A couple of weeks ago, having read a post on the blog of Keith Foskett, I decided to go for a walk along Stane Street and The South Downs way. Whilst up there I wanted to see what was happening at the Rise of Northwood near Slindon.
I parked at Eartham Woods car park at first light on Sunday morning. I walked along Stane Street until I got to 6 Ways where I carried on up through the woods.
As I was walking I was amazed at the hundreds of wood pigeons. There were so many in some flocks you could hear them like wind through the trees. As I climbed higher through the woods the sun was beginning to show through the trees giving everything a golden glow.
I have never walked up this track before but have ridden my mountain bike down, so knew it would be a long drag. While walking along looking for any interesting wildlife I noticed that it was getting a bit misty between the trees.
By the time I’d got to the top, to where the track turns right and out of the woods, the visibility was about 50 metres.
As I walked along the bridleway in the fog another huge flock of at least 300 pigeons flew over. I now joined the South Downs Way over Glatting Beacon with its non existing views.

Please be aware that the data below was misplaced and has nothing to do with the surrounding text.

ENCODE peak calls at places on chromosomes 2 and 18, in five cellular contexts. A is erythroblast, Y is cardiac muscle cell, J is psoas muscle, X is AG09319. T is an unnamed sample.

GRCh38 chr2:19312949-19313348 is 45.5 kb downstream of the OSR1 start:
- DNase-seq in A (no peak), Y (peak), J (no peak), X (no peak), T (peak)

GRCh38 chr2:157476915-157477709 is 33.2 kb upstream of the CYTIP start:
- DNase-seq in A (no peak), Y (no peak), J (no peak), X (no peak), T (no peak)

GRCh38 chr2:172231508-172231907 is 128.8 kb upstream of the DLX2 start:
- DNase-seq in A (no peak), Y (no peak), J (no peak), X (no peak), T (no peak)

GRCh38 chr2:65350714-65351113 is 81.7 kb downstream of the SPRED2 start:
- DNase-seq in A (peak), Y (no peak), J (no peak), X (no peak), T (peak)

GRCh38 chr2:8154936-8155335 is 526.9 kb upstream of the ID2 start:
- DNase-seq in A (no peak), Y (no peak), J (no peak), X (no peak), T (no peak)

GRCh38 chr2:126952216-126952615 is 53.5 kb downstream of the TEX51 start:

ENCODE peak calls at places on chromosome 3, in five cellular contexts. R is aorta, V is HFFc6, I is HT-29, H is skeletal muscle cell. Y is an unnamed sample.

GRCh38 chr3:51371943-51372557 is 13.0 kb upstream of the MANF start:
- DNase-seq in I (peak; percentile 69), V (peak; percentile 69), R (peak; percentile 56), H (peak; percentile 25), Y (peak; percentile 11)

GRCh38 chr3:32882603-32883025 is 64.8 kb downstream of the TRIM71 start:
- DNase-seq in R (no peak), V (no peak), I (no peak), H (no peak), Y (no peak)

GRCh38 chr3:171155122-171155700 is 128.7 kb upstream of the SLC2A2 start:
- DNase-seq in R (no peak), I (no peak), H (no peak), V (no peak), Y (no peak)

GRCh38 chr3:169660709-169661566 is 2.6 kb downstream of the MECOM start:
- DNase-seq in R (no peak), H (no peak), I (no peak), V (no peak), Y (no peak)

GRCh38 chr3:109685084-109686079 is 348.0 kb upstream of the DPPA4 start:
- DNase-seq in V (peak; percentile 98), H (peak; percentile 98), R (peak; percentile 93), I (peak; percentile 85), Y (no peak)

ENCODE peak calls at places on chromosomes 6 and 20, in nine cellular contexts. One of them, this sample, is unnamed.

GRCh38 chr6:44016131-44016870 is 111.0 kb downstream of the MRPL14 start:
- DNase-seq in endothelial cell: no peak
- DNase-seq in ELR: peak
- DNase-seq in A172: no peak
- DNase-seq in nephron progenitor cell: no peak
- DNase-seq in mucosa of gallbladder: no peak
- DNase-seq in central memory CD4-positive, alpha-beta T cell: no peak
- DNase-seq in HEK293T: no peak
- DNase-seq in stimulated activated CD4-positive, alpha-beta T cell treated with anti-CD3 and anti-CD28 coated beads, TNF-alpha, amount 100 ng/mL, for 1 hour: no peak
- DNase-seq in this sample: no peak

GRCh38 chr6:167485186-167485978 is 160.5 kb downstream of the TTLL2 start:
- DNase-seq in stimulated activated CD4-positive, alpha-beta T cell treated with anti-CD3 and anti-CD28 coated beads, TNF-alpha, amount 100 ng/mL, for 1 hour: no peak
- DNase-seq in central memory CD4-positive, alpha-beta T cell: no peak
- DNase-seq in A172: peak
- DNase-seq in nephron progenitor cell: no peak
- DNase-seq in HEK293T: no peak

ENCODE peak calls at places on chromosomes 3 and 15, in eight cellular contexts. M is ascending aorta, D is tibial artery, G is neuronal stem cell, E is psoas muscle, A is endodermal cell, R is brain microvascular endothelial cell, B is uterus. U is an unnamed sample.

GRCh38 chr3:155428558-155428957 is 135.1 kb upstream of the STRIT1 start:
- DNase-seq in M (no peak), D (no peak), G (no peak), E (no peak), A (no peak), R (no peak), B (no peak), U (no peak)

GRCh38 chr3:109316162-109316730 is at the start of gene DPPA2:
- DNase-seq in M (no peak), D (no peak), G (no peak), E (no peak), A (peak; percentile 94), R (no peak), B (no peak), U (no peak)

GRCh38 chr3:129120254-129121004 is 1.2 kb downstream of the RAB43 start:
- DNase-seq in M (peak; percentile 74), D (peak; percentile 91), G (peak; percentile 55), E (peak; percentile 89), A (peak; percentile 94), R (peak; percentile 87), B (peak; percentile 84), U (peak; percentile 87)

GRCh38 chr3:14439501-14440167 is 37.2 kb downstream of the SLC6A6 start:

I have never walked in fog like that but can now see how easy it would be to get lost in open country.
I left the South Downs Way after a short while to join Stane Street/Monarch’s Way. This was part of the Roman Road from Chichester to London. It was fantastic to think that about 2000 years ago legions of soldiers would be marching along here, possibly going to the Roman Palace at Fishbourne.
I don’t know if it was because I was losing altitude or because the sun was burning it off but the fog was lifting as I walked along the top of the mound that would having carried the Roman Road. You have to be a bit careful walking along here because of the rabbit burrows dotted about.
It was time to leave Stane Street and go down to Slindon and the site of Rise of Northwood. I went through Gumber Farm where there is a camping barn and camping field for people hiking in these parts. I was told later that there was a dummy airfield here during WW2 which explained the “gun emplacement” I thought I’d seen.
From here I made my way to North Wood to see the work going on. As I walked through the woods to North Wood I passed this tree where one branch has grown toward the ground, and then grown upward to form an arch.
I could hear hammering as I walked through the woods and wondered what it was. I finally saw some flags over a brow so made my way over to them via a very muddy track.
As I got closer I could see what the hammering was. It’s a sculpture by Jon Edgar being carved on site. I was standing watching when he asked if I’d like to have a go. Well I couldn’t turn down the opportunity. It’s certainly a lot harder than it looks. My arm was aching after 5 minutes or so.
I made my way back to the car along a new footpath to get back to Eartham Wood. The tracks though this part of the wood were very muddy. I was passed by 3 mountain bikers one of whom said he was taking it slow as he’d just fallen off in the slippery conditions.